Thus when Rashi states that they were righteous that must be referring to Moshe’s understanding of them. When Rashi relates that they were Reshaim, that refers to how Hashem understood them to be.
I would like to share with you another fascinating answer.
The Gemara in Sotah (2a) questions why the laws of Sotah and Nazir are juxtaposed in the Torah (Bamidbar 6).
A Sotah is a woman whose husband had suspicions about her and warned her not to seclude herself with a certain man. If two witnesses testified that she violated her husband’s warning and secluded herself with that person, then the husband would take her to the Bet Hamikdash, where she was given special waters to drink. If she had committed an adulterous act, then the waters would kill her, by causing her body to burst.
Immediately following this section, the Torah proceeds to discuss the laws of a Nazir, a person who makes a vow to abstain from wine.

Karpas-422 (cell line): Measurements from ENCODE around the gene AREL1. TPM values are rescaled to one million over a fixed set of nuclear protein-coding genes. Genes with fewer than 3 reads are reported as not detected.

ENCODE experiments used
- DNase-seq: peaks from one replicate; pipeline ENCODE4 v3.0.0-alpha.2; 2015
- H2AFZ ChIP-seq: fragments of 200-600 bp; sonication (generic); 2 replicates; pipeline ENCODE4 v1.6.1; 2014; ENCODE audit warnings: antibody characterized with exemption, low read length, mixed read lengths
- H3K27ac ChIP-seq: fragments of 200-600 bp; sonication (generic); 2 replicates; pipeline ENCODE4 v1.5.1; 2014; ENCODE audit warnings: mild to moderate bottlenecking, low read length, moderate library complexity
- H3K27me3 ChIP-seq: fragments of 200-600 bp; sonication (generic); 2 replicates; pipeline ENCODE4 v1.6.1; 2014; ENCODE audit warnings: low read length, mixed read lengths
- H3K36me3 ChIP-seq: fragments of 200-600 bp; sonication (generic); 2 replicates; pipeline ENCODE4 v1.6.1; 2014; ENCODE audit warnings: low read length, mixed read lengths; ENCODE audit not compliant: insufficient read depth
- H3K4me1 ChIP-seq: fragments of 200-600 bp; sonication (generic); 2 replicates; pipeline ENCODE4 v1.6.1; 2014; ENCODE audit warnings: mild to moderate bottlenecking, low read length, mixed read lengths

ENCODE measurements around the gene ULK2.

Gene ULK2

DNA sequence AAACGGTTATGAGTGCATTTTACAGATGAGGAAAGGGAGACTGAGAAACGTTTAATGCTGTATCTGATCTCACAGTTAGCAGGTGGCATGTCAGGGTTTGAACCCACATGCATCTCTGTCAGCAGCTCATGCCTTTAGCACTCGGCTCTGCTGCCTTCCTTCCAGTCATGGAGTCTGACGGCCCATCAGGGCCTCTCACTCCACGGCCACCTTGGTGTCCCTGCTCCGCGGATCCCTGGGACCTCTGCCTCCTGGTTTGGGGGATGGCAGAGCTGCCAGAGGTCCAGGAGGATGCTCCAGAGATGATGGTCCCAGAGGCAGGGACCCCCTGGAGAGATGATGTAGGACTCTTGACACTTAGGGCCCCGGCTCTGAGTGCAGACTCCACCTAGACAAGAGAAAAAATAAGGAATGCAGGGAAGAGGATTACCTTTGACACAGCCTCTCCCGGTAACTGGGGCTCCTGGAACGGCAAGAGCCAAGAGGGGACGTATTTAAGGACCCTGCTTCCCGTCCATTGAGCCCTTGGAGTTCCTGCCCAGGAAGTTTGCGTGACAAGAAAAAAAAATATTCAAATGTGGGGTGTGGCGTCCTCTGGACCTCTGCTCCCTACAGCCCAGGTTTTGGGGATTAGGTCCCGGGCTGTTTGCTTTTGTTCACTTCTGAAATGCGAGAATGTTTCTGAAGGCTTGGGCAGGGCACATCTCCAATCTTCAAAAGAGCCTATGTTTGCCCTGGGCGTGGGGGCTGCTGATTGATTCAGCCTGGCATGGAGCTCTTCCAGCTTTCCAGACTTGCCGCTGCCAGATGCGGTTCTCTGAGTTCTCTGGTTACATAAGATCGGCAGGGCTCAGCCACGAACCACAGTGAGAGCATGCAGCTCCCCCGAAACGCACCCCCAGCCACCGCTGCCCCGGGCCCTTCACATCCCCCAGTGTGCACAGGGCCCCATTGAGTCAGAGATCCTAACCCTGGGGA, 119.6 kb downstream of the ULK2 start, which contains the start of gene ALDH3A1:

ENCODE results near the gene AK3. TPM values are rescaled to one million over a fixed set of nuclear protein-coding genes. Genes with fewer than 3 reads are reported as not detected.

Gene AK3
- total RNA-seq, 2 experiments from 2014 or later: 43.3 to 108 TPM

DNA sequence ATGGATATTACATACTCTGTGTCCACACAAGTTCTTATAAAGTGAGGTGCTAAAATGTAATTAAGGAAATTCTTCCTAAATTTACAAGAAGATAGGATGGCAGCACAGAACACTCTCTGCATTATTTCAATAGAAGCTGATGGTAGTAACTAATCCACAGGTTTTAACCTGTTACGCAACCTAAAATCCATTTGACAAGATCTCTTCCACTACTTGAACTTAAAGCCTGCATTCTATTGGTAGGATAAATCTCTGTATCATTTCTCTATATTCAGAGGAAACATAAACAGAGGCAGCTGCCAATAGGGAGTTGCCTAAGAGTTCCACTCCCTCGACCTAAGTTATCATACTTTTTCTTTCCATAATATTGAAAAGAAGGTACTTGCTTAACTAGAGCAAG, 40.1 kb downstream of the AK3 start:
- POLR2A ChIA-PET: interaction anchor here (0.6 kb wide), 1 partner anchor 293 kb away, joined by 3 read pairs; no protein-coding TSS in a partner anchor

What is the connection between the two?
The Gemara explains that the Torah connects the two, because a man who witnesses the spectacle of a Sotah in the Bet Hamikdash will respond to seeing this experience by taking upon himself the status of Nazir.
“A person who sees a Sotah in her disgrace will distance himself from wine.”
He saw so he needs to become a Nazir and separate from wine grapes etc.
The Baal Shem Tov gives us an awesome insight. When you see something happening in life, it’s not just haphazard, it’s happening in front of your eyes, because (for whatever reason) Hashem wants you to see it and learn/improve from it.
There is nothing ‘chance’ in life. If this person witnessed a Sotah, it’s for a reason. Therefore he takes upon himself to act, and he separates himself from wine/grapes that can lead to bad behaviour.
We find a similar idea expressed regarding the Ephod.
When the Torah lists the Ephod as part of the Kohen Gadols garments, Rashi – (one of the greatest Torah commentators) is mystified.
The Torah states: And they shall make the Ephod… It shall have its two shoulder-pieces joined at its two edges… (28:6-8).